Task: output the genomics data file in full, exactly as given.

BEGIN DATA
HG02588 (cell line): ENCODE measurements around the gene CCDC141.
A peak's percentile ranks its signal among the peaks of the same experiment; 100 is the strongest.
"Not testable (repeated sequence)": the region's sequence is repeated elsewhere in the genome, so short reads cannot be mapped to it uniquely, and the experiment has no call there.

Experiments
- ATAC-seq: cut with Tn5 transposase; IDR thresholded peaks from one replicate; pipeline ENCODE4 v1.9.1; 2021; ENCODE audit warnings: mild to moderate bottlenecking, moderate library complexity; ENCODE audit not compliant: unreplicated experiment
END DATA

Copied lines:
HG02588 (cell line): ENCODE measurements around the gene CCDC141.
A peak's percentile ranks its signal among the peaks of the same experiment; 100 is the strongest.
"Not testable (repeated sequence)": the region's sequence is repeated elsewhere in the genome, so short reads cannot be mapped to it uniquely, and the experiment has no call there.

Experiments
- ATAC-seq: cut with Tn5 transposase; IDR thresholded peaks from one replicate; pipeline ENCODE4 v1.9.1; 2021; ENCODE audit warnings: mild to moderate bottlenecking, moderate library complexity; ENCODE audit not compliant: unreplicated experiment